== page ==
A happy work day


This morning I blogged that one of the awesome things about doing interviews this week is meeting people in their air conditioned office spaces. And, okay, admittedly, that is pretty sweet, as I sit here at my own desk in a room that is pushing 90 degrees F.

But that’s not actually the best part.

The best part is meeting people — and the conversations themselves.

Here is the benefit of being an observer: the world is endlessly fascinating. There is always more to learn. There are different approaches to problems, different enthusiasms, different values, different organizational systems, different social approaches, and I could go on and on. I must say I had no inkling of how absorbingly interesting it would be to conduct interviews — the research part of my job. I was thinking of it as a necessity, I guess, a means to an end, the end being the writing itself. And truth be told, I was ever so slightly intimidated by the thought of asking strangers personal questions.

But the more work I’ve done, the more I appreciate the privilege of getting to ask questions. To focus my energy entirely on someone else’s interest or cause or life’s work or story or niche area of expertise. It’s a real gift to get to listen. And it’s proving to be a bigger piece of the writing-for-money puzzle than I initially bargained on. Yes, communicating the end story is hugely important, but the end story can’t exist without first going through the process of trying to understand a subject in-depth.

I know. This all sounds very obvious.

Perhaps what has me most happy, on this extraordinarily warm Friday afternoon, is the discovery that I’m really enjoying the work I’ve chosen to do — the work for money, I mean. There is such variety in it. I love variety! I’m a serial enthusiast by nature; this is kind of the perfect outlet for those instincts.

One more unexpected and happy discovery: The work itself feels very genuine, even though the situation is by its nature contrived — by which I mean, I’m writing stories that have been assigned to me, about people I wouldn’t ordinarily get to sit down and talk to. But the conversations don’t feel contrived or artificial. (My hope is that the people I’m interviewing feel the same way too.)

It’s been a good first week of the summer holidays. And I capped it off by dropping in at my local Chapters, in my other guise as fiction writer, and signing their stock of Juliet Stories. The girl was so super-friendly, it made my day.

Next up: soccer sidelines, and a picnic supper.

Life without air conditioning
Guess what everyone wants now?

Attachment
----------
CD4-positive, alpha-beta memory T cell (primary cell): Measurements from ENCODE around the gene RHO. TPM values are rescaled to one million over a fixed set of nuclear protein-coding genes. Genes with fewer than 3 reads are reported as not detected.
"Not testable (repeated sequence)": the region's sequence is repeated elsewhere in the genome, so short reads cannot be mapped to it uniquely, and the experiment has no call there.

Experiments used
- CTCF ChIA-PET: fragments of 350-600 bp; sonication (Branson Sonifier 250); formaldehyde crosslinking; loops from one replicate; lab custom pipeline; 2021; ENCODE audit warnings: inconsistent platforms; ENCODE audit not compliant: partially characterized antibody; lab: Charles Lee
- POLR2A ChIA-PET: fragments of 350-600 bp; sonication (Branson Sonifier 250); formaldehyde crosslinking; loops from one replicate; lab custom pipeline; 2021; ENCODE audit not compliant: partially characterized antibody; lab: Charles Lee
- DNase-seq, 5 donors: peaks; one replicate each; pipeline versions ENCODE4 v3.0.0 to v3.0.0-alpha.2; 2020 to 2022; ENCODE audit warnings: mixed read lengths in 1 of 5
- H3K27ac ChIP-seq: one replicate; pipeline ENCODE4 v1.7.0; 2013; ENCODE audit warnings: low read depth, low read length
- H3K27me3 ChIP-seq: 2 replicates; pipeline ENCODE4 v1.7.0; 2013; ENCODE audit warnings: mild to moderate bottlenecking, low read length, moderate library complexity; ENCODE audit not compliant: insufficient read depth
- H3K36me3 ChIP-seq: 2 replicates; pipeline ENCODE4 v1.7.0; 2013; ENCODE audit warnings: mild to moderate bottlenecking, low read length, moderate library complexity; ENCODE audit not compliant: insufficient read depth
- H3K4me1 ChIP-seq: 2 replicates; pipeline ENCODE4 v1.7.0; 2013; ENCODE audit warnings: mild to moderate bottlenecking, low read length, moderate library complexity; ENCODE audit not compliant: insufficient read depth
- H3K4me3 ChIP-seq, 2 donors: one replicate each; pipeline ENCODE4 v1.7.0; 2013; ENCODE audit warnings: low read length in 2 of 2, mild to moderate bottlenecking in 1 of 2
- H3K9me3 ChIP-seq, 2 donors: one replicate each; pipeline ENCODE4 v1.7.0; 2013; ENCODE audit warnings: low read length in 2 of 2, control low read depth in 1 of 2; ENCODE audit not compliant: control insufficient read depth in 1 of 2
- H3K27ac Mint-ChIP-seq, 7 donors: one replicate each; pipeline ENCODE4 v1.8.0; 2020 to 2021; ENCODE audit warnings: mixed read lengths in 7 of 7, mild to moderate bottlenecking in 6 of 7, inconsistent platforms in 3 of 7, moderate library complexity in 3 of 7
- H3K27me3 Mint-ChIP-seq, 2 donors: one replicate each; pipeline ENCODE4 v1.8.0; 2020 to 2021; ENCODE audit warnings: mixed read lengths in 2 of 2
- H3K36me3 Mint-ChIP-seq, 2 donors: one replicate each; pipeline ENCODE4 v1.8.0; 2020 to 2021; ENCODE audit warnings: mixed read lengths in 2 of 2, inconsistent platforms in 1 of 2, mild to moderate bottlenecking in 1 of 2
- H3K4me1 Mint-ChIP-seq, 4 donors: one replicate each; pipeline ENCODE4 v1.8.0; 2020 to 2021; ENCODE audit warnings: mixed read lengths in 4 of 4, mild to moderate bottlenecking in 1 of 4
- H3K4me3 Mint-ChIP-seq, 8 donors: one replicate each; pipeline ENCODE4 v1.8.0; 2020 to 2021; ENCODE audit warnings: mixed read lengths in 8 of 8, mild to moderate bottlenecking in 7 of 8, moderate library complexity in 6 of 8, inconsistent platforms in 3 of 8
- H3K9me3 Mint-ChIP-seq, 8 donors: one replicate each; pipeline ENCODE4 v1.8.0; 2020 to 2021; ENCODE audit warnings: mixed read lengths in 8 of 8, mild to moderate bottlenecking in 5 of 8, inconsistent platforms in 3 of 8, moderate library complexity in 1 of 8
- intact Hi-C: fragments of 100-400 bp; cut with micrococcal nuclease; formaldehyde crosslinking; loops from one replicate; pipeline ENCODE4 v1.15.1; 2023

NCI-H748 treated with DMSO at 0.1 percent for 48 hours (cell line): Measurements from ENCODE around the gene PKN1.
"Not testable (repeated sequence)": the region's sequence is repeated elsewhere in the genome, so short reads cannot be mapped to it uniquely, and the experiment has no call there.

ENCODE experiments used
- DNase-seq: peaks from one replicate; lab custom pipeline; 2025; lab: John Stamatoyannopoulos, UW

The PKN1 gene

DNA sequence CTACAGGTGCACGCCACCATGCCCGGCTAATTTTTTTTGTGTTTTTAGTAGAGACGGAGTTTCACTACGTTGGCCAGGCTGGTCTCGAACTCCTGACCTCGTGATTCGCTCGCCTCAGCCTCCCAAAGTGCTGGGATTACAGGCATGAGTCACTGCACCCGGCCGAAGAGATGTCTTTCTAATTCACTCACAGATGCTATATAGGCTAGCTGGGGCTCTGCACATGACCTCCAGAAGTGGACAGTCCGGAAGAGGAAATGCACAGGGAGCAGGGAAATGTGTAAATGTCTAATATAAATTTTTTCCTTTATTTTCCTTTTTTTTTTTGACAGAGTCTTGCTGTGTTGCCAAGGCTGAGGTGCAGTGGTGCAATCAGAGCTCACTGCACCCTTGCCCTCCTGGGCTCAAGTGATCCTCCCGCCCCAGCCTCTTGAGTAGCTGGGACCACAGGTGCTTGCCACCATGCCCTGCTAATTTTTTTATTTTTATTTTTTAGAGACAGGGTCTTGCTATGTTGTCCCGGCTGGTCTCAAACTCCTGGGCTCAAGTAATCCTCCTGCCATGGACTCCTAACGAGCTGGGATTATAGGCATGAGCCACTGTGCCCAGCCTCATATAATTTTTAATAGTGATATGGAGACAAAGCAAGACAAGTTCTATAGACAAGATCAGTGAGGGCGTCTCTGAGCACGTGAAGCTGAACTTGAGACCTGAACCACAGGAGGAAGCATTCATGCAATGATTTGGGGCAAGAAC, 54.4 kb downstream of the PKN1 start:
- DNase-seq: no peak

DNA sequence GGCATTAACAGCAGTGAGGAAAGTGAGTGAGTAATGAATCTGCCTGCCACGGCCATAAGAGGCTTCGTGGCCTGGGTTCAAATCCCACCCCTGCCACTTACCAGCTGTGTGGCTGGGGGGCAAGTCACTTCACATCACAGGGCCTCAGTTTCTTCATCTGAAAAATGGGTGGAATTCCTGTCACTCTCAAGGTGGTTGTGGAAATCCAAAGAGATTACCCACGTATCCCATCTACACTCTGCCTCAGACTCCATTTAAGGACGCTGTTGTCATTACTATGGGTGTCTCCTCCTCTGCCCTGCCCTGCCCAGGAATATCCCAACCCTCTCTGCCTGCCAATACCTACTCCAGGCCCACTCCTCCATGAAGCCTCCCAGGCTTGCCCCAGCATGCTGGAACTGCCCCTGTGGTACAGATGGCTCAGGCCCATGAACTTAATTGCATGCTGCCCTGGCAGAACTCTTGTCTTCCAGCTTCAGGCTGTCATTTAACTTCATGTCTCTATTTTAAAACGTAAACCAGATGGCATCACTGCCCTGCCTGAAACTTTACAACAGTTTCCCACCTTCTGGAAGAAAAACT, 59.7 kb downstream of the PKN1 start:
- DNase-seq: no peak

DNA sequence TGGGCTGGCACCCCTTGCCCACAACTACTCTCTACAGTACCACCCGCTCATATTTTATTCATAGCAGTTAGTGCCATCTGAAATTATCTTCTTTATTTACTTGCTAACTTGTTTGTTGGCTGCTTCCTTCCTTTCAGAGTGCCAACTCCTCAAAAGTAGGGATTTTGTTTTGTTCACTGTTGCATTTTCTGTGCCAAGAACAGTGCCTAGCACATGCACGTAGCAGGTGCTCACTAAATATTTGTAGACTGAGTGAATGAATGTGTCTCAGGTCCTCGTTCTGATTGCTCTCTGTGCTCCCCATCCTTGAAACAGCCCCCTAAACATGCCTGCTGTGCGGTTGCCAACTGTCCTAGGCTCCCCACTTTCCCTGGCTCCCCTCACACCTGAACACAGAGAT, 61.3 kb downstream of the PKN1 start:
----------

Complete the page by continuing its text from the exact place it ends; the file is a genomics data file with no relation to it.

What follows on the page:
1. Susan Fish

    I had a similar thought yesterday — how glad I am to write about diverse topics and people, rather than being employed to write on the same theme over and over.

    My other interesting observation about interviewing is that I often feel daunted by asking a single question at a public lecture, but I love asking questions and listening in an interview. It feels like a privilege to be able to discover someone’s story, where asking a question in public feels like a test to me.

  2. Margo

    “serial enthusiast” – ha ha.

    I have always adored doing interviews. Whenever that was an option for a school project, I took it so happily. Whenever I needed to write an article, I would see if it could be handled by interview. I should do it more often on my blog. Peoples’ perspectives are endlessly fascinating to me.

  3. Carrie Snyder

    Susan, I think what feels natural about the interview is that it’s a conversation, so it has a flow. Getting up to ask a question in public IS kind of like a test–or maybe more like a performance. Whereas, with an interview, while it can start off feeling a bit like a performance, as you try to get a sense of each other, the further into the conversation you get, the more familiar it all seems.

  4. Carrie Snyder

    Margo, one caveat for me — I really dislike doing phone interviews. I can do it, of course, but a) it’s harder to take notes and b) I miss the social cues that can only come from being in person. Not sure Skype would solve the problem for me. I’m a tactile person. I need to see things in person to understand them fully.

    Are you a serial enthusiast too, perchance?


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